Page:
By now, we’ve all heard that the flu itself is really bad this year, but did you know that the norovirus (stomach flu) is also particularly vile this winter? A new strain (called the Sydney strain) is going around the world and it’s apparently a very hardy virus: even hand-washing won’t kill it.
Norovirus is the fancy scientific term for the “throwing up sickness,” as we used to call it when I was a kid. Everyone knows what it’s like to be struck down with a flu that causes vomiting, diarrhea and extreme fatigue: it flat-out sucks. And what sucks even more is that this year’s Superman-like strain is so hard to avoid. Allison Aiello of the University of Michigan said:
“It is pretty difficult to get rid of. It is pretty stable. It lives quite some time on surfaces. It is hard to kill.”
She explained that even a quick application of hand sanitizer won’t get rid of it, and that most people are washing their hands incorrectly when they use soap and water, which makes avoiding the virus even more difficult. (Here’s a hint: it takes about 30 seconds of vigorous scrubbing with soap and water over the entire hand, including the nail, to kill germs. If you need to time it, just follow the simple rule I used to tell children when I was a nanny: sing the ABCs in your head while you wash. When you’re done singing, your hands are probably clean. It may be a little juvenile, but it works.)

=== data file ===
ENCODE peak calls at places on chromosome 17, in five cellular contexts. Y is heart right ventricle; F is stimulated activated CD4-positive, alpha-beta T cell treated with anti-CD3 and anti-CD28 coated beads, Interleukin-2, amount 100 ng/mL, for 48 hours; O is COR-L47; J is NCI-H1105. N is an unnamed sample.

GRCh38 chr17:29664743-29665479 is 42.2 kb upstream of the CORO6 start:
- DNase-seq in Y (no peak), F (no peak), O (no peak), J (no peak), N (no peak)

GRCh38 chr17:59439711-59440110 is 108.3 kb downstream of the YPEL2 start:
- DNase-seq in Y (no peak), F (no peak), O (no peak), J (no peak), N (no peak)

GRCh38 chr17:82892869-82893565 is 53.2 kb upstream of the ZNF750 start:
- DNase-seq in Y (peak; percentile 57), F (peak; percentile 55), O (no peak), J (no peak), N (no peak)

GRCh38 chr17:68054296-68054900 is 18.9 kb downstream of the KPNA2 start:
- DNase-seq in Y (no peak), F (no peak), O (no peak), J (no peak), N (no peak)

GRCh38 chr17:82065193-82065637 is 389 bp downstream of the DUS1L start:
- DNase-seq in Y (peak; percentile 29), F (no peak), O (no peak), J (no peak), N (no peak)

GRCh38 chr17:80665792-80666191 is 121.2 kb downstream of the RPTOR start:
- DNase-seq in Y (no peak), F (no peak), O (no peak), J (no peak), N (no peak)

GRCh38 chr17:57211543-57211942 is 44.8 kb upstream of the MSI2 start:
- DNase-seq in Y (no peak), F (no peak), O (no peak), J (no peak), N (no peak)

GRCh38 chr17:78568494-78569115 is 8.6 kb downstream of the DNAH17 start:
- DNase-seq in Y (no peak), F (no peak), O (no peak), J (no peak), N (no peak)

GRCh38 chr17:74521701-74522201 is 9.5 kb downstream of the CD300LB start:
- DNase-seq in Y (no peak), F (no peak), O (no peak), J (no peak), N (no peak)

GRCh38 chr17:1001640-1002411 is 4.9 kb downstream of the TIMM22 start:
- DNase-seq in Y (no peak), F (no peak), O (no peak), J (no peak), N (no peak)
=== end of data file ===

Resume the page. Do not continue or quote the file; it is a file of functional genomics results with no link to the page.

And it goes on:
Even worse, Aiello also said that the norovirus is spread before people actually start feeling sick, and that it can be spread for up to TWO WHOLE WEEKS after they start getting better. And did you know that the virus can be spread up to ten feet away from a person, via their vomit? Gross.
Hand-washed dishes are also a way for the norovirus to spread, as water only gets hot enough to kill the virus if it’s inside of a dishwasher. Since norovirus is also spread fecally, it can also get into laundry and infect people that way. Aiello says:
“It could be the door handle. It could be the toilet tank cover. Some studies show it can be aerosolized. If you throw up and then flush the toilet, how much of the spray gets into the air?”
Ew, ew, ew! The CDC recommends cleaning both surfaces and laundry with bleach in order to at least attempt to kill the virus. And even though hand washing isn’t a foolproof tactic against the norovirus, it’s better than taking no precautions at all.